613 Seminar: Ivy Tan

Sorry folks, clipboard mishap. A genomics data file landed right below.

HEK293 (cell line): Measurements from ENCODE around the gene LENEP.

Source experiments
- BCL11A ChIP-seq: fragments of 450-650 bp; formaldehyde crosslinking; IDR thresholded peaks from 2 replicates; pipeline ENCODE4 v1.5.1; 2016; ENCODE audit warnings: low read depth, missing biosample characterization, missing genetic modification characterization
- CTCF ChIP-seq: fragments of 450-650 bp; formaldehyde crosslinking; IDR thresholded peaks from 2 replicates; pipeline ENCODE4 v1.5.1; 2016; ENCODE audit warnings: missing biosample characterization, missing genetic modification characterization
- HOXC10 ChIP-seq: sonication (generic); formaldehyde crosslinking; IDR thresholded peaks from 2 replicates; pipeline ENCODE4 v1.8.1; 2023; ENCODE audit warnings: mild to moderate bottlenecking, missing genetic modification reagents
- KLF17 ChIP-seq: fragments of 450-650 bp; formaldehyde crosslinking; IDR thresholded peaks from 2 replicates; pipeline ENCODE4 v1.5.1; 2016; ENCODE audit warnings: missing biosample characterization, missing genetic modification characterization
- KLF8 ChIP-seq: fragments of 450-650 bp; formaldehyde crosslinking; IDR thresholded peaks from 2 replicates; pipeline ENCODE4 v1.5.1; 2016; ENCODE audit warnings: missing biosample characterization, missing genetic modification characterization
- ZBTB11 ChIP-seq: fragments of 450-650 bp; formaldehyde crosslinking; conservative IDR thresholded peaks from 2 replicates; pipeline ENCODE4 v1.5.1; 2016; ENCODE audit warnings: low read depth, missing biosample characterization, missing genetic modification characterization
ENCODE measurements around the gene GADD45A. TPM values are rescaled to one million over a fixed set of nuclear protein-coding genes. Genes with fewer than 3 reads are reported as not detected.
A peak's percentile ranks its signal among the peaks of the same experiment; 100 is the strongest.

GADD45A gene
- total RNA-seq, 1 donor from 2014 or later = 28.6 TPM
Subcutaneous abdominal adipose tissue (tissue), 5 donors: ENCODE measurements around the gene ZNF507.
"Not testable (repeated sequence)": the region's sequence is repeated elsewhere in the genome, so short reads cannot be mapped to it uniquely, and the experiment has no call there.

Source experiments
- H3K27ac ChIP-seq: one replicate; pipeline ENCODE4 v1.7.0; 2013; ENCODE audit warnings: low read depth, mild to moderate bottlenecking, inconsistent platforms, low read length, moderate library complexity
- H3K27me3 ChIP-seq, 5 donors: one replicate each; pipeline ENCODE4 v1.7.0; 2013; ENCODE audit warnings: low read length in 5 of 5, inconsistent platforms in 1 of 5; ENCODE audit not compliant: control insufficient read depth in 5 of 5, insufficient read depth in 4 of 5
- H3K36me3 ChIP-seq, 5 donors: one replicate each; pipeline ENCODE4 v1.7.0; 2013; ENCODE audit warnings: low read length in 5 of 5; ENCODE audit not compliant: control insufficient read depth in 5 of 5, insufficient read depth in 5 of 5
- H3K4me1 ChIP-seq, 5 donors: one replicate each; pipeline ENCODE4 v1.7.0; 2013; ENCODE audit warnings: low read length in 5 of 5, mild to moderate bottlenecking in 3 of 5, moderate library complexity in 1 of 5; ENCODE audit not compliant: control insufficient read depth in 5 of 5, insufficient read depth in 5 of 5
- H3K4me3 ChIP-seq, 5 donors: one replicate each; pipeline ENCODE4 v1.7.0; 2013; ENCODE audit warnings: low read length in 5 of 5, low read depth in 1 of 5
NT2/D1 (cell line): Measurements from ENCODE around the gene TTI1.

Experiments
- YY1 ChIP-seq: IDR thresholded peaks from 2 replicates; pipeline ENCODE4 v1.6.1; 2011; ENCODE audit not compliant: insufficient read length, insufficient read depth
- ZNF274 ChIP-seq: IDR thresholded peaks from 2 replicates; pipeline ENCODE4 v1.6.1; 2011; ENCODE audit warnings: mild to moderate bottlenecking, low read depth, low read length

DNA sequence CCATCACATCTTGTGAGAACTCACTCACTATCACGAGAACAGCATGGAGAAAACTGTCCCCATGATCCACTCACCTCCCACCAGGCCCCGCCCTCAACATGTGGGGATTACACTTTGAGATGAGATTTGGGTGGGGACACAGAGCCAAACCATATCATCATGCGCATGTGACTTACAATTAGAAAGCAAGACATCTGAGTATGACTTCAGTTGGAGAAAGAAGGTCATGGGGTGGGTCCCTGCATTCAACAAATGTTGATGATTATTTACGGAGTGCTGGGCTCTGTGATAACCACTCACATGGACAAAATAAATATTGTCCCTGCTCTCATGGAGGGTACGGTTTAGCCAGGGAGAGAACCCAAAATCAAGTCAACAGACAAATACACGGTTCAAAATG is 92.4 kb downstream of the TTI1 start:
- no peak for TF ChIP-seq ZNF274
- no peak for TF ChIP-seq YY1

Mixed-phase clouds are comprised of both liquid droplets and ice crystals.  For a given total water content, mixed-phase clouds with higher liquid water contents are optically thicker and therefore more reflective to sunlight compared to those with higher ice water contents.  This is due to the fact that liquid droplets tend to be smaller in size and more abundant than ice crystals in Earth’s atmosphere.  Given the ubiquity of mixed-phase clouds, the ratio of liquid to ice in these clouds is expected to be important for Earth’s radiation budget.  We determine the climatic impact of the partitioning of liquid and ice in mixed-phase clouds by using five pairs of simulations run with CAM5/CESM.  Of the five pairs of simulations, the partitioning of liquid and ice of two of the simulations were constrained to better agree with observations from CALIPSO.  The other three pairs of simulations include a control simulation, as well as an upper and lower bound simulation with maximally high and low amounts of mixed-phase cloud liquid fractions.  An analysis of the simulations shows that a negative “cloud phase feedback” that occurs due to the repartitioning of cloud droplets and ice crystals under global warming is weakened when mixed-phase clouds initially contain a higher amount of liquid.  Simulations that exhibited weaker cloud phase feedbacks also had higher climate sensitivities.  The results suggest that an unrealistically strong cloud phase feedback leading to lower climate sensitivities may be lurking in the many climate models that underestimate mixed-phase cloud liquid fractions compared to observations.
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